"A man comes to you and says someone rose from the dead, or had their blindness cured. You have to ask yourself, what's more likely — that this claim is true, or that the person that's telling it is a deceiver? Or deceived?"
Two words, going back 2,500 years, explain a lot of what is going on in America right now.
Mythos and logos. Myth and reason. Two different ways of understanding the world. Each valid in its own context.
Mythos: A god driving a chariot across the sky causes the sun to rise and set. How do we know? Because we choose to believe it. And it's a lovely story.
Logos: The Earth turning on its axis causes the sun to rise and set. How do we know? Because we study astronomy, and do experiments with pendulums.
Since the 18th century — the so-called "Age of Reason" — the logos way of understanding the world has dominated, among thinking people. But now, in the 21st century — spurred on by social media — mythos is on the march.
"I feel like people have reverted to this mythos approach, where story and narrative are dominant," Dlugos said.
Unfortunately, one byproduct of myth-based knowledge is that the less we know, the more dogmatically we know it.
"We do what we can at all costs to preserve the narrative," Dlugos said. "When there was a drought in the ancient world, the notion was that it was because the gods were displeased. So you would offer a sacrifice. If that didn't work, often the conclusion was that the sacrifice wasn't done correctly. When you want to preserve a theory, and reality tells you the theory is wrong, you just invent new theories."
As do, for instance, the end-of-the-world cultists who claim — when the world doesn't end on the day they predicted — that they simply calculated wrong.
Or the QAnon followers who were surprised — but not dissuaded — when Jan. 6 didn't end, as forecast, with Donald Trump executing all the Democrats. They had just misunderstood. It would happen later.
"We often lead with our emotions and use reason to back it up," Dlugos said.
Greece is the word
Back around 450 B.C., in ancient Athens, they had their own problems with "alternative facts." True, they didn't have Twitter. But they did have sophists — from which we get the word "sophistry."
These were philosophers who made themselves available, for a fee, to statesmen and nobility. Reality, they held, had no independent existence — it was whatever you could get people to believe. And they taught the rhetorical tools to persuade. Handy, then as now, for a political career.
That, Plato tell us, is something that his teacher Socrates had no patience with.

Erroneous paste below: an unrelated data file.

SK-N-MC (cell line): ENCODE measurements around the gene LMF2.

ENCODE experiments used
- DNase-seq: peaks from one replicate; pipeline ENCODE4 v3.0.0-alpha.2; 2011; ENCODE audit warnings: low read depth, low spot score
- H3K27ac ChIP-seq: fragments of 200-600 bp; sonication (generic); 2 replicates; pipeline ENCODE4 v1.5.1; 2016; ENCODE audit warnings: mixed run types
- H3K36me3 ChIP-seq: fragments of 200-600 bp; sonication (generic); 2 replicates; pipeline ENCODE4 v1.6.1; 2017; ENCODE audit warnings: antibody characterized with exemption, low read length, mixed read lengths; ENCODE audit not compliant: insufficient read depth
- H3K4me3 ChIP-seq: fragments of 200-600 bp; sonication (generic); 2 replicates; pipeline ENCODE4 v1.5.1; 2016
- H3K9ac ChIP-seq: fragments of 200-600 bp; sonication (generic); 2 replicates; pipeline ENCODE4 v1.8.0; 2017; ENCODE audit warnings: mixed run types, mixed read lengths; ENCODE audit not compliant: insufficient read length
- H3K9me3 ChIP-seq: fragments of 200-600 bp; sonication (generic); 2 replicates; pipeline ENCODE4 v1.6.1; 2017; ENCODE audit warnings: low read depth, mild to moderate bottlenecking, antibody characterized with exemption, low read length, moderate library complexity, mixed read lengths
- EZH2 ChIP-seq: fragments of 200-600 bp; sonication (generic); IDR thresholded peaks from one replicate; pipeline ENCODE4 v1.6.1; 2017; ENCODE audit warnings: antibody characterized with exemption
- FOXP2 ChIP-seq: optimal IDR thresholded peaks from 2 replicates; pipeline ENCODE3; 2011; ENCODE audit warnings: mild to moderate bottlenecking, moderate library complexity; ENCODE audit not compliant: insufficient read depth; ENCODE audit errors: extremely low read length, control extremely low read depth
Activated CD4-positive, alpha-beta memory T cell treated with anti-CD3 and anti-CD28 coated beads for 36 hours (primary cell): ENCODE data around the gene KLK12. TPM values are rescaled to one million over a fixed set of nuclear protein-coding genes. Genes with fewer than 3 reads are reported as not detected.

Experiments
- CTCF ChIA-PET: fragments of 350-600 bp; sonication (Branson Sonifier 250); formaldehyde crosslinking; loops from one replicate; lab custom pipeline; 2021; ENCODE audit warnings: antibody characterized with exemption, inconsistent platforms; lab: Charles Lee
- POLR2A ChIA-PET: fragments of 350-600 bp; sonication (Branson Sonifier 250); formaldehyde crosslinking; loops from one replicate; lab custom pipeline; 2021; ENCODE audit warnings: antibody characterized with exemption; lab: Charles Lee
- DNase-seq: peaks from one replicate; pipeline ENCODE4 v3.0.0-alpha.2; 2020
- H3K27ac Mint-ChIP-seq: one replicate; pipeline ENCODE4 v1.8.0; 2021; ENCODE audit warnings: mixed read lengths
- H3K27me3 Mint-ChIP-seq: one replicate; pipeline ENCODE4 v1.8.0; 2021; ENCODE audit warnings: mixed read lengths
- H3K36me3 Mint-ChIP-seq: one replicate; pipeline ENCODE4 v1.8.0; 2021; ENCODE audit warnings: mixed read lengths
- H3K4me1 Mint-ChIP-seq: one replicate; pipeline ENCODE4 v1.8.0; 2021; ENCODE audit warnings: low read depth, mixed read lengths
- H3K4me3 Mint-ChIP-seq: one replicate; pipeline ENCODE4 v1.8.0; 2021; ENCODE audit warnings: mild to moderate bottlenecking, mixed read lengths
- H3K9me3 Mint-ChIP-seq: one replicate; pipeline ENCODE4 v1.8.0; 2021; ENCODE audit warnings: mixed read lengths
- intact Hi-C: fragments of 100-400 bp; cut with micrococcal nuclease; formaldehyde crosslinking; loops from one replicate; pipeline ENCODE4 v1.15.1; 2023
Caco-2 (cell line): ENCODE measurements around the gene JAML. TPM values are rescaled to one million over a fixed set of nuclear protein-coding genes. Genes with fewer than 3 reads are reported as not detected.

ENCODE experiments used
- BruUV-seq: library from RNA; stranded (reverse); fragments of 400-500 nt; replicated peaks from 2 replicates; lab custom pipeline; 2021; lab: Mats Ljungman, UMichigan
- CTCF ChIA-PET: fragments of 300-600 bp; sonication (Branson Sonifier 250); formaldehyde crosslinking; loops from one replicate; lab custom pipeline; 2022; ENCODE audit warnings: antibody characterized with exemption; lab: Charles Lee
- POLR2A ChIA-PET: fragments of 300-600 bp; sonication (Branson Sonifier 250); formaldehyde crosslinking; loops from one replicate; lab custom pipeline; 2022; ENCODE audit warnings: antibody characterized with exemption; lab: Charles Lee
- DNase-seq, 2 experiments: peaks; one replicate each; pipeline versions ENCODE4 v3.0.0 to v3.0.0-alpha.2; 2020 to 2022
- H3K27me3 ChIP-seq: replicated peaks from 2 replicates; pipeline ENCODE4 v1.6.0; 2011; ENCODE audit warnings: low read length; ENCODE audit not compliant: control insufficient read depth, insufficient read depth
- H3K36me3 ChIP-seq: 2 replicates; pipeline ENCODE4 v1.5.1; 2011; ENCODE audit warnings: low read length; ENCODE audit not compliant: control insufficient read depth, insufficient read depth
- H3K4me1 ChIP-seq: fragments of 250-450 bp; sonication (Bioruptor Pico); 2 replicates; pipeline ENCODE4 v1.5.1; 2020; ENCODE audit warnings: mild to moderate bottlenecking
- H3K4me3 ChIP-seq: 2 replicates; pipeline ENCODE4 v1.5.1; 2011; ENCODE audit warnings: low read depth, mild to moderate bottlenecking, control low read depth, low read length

"Plato writes this dialogue where [sophists] are cads, cocky, overconfident, and they employ this rhetorical technique," Olbrys said. "And the counterpoint is Socrates, who really wants them to slow down and care about the truth, rather than caring about convincing others of their narrative. It's a great moment in the history of philosophy.
"Now we have the question: Is there objective reality? And how can we get to it, when it seems some people can use speech to pull us away from it?"
Is there objective reality? Plato thought so. But it can be arrived at only through epistemic inquiry.
Epistemic: Another big word. From epistemology. The branch of philosophy concerned with knowledge and knowing.
Such inquiry requires fearless commitment to truth. The metaphor Plato uses in his "Republic," famously, is a cave.
Imagine, he says, that we're all in a cave — chained so that we cannot move, looking at shadows created by moving figures behind us and projected on the wall by the light of a fire.
We are unable to turn around to see the figures making the shadows. So to us, the shadows are reality.
Only, of course, they're not. It is only by breaking the chains — that is, our own prejudices, preconceptions, baseless ideas — that we can turn around and see what's really real.
"The parable tells the story of a philosopher wandering around trying to convince people to stop looking at the shadows, and of course they don't," Olbrys said.
We need, in short, to get into the habit of breaking our mental chains. Not so easy, in ancient Athens. And not so easy now.
"I think one of the things we can do is construct a good epistemic character," Olbrys said. "It's like a good moral character. What does a good person do? They're kind; they're good to other people."
A truth-seeker, too, has a particular set of traits. "Open-mindedness is a good epistemic virtue," he said. "Thoroughness. The willingness to look at the facts. A willingness to entertain multiple points of view.
"The opposite of that is someone who is dogmatic. Careless in their search for information. Someone who is gullible."
Jim Beckerman is an entertainment and culture reporter for NorthJersey.com. For unlimited access to his insightful reports about how you spend your leisure time, please subscribe or activate your digital account today.